Until the last two weeks, Thon had been feeling his way through the season. He had sputtered and failed at the plate. Lately, though, there have been signs that Thon might be ready to reassume his role as the best shortstop in the league.
"Even when he was making outs the last few weeks, he was hitting the ball well," said Manager Bob Lillis. "Heís getting there."
Still, Lillis is taking a cautious approach. For the time being, Lillis said Thon will continue to start only against left-handers. The Mets will start three right-handers during the rest of this weekend series.
A note of interest. One of Thonís hits Thursday was off Roger McDowell, a right-hander.
"Weíll play it by ear," said Lillis. "Craig (Reynolds) is doing a good job against right-handers. Dickieís coming around, hitting the ball hard and gaining confidence."
Thon and Doran figured in two of the Astrosí four runs Thursday. Thon led off the fifth inning with a single and stole second base. Doranís third straight hit, a single to center, brought home Thon to give the Astros a 2-1 lead.
After Kevin Bassí solo homer made it 3-1 in the sixth, the Mets scored two unearned runs off Ryan to tie the score. An error by center fielder, Ty Gainey, and a botched rundown play by Thon put the Mets in position to tie the game.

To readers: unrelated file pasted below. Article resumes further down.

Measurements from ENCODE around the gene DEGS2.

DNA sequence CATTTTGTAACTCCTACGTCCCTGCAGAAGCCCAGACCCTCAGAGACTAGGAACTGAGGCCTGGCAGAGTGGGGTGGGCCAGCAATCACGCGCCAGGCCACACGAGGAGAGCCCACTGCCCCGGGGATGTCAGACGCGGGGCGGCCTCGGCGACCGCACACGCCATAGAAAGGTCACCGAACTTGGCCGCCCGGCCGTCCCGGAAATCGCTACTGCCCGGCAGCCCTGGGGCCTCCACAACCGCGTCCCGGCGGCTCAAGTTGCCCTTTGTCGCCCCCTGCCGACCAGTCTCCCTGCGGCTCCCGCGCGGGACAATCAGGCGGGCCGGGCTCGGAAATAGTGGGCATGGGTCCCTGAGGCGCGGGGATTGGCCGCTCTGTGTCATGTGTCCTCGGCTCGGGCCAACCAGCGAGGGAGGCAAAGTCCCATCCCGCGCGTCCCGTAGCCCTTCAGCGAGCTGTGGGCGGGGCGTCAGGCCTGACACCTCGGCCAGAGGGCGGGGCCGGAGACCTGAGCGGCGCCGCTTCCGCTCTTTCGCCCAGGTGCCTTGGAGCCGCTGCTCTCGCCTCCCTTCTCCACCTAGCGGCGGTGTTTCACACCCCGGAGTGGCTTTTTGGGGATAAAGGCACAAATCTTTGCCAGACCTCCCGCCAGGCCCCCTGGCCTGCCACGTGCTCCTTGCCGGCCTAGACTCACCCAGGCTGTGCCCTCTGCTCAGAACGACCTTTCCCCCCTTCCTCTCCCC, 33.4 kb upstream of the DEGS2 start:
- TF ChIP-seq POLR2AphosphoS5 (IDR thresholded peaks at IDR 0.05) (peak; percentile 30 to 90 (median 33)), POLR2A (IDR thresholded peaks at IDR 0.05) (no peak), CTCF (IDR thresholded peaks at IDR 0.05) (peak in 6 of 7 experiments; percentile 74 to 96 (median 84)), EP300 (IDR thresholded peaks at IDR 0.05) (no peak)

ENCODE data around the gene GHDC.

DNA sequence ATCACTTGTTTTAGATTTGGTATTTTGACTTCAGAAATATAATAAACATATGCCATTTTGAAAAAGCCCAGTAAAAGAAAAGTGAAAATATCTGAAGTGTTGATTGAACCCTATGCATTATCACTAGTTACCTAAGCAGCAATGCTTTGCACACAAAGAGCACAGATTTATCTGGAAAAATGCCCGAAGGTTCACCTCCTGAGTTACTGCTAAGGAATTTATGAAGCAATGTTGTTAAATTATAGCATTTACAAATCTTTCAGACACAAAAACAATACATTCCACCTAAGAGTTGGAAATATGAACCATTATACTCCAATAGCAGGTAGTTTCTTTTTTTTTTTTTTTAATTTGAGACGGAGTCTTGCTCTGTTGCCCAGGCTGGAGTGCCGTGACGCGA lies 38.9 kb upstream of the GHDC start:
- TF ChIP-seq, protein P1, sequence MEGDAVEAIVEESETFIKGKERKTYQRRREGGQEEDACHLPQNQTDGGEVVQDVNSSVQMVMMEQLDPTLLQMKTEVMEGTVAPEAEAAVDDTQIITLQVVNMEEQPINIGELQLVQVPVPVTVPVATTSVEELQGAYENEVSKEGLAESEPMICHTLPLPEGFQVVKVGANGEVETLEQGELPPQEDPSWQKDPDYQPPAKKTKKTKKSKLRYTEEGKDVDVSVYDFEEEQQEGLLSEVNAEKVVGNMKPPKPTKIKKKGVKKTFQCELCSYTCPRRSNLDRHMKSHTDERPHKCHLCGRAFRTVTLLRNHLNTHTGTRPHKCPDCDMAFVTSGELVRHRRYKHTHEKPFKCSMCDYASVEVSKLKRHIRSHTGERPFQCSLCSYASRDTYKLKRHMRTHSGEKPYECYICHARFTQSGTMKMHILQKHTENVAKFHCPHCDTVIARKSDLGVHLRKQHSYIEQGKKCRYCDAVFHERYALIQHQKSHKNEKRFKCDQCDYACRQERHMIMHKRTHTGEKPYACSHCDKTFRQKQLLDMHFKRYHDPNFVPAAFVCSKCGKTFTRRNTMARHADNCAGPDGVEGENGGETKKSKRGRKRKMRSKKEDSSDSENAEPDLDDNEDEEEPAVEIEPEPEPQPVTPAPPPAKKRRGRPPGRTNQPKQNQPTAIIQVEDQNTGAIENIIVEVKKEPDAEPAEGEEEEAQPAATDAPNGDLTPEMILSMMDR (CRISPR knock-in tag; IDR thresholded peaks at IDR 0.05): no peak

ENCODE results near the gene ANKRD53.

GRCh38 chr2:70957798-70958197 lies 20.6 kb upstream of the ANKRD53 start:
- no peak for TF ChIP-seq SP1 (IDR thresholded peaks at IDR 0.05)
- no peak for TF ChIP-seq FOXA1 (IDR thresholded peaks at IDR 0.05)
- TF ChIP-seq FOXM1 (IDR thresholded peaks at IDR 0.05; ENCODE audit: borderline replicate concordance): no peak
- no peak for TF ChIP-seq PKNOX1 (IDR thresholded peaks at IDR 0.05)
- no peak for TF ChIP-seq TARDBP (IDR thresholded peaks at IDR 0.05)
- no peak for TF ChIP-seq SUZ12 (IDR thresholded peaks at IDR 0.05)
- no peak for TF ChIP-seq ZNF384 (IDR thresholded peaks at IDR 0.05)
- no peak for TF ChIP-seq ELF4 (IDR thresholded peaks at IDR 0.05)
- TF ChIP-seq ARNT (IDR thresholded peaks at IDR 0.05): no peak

Darryl Strawberryís sacrifice fly and Gary Carterís single tied it at 3, denying Ryan, who finished the game with 4,004 strikeouts, a chance to win on his historic night.
Instead, the Astros pulled off another monumental happening. They actually won an extra-inning game. It was their first since May 22 and raised their overtime record to 8-10.
Thon led off the 12th with a single off losing pitcher Tom Gorman. Dave Smith, the winning pitcher, bunted Thon to second before Doranís single down the left-field line.
"It was neat to win this one for Nolan, but it was neat to score in extra innings," said Smith. "The thing that I thinking about just now is that Dickie and Billy won this game, just like old times."
So, too, was the enthusiasm of the crowd of 30,921. After three straight ho-hum crowds of under 10,000 against the Phillies, Smith noticed the players came to life before Thursdayís fired-up audience.
"I wish we could have these three, four times a week," said Smith, who raised his record to 5-3. "I was looking around the dugout tonight, and it was a different bench. People donít realize this, but fans do affect players."
"I know that Nolan Ryan doesnít get 4,000 strikeouts every night, but itís about time we had some electricity around this place. Look back at 1980, when we won a lot of games this way. You donít think that had something to do with it?"
Perhaps. On Thursday, much of the crowd came to see either Ryan make history or to watch the Mets, a team with a huge following in Houston. The Mets were on a 9-game winning streak, the longest in the league this year.
Ryan didnít disappoint the crowd. He struck out Danny Heep to lead off the sixth inning for number 4,000. For good measure, Ryan added four more strikeouts to finish with 11.
But because the Astros gave the Mets two runs in the seventh, Ryanís record stayed at 8-6. He hasnít won since June 17, when his record was 8-3.
That was forgotten after this historic night. But as Ryan has said all along, strikeout records are things that will be forgotten in time.
If Dickie Thon continues to hit they way he did in the last week, the 1983 Astrosí season just might be something to remember after all.
"If weíre going to win we need him," said Doran. "Itís that simple. I think heís starting to come around."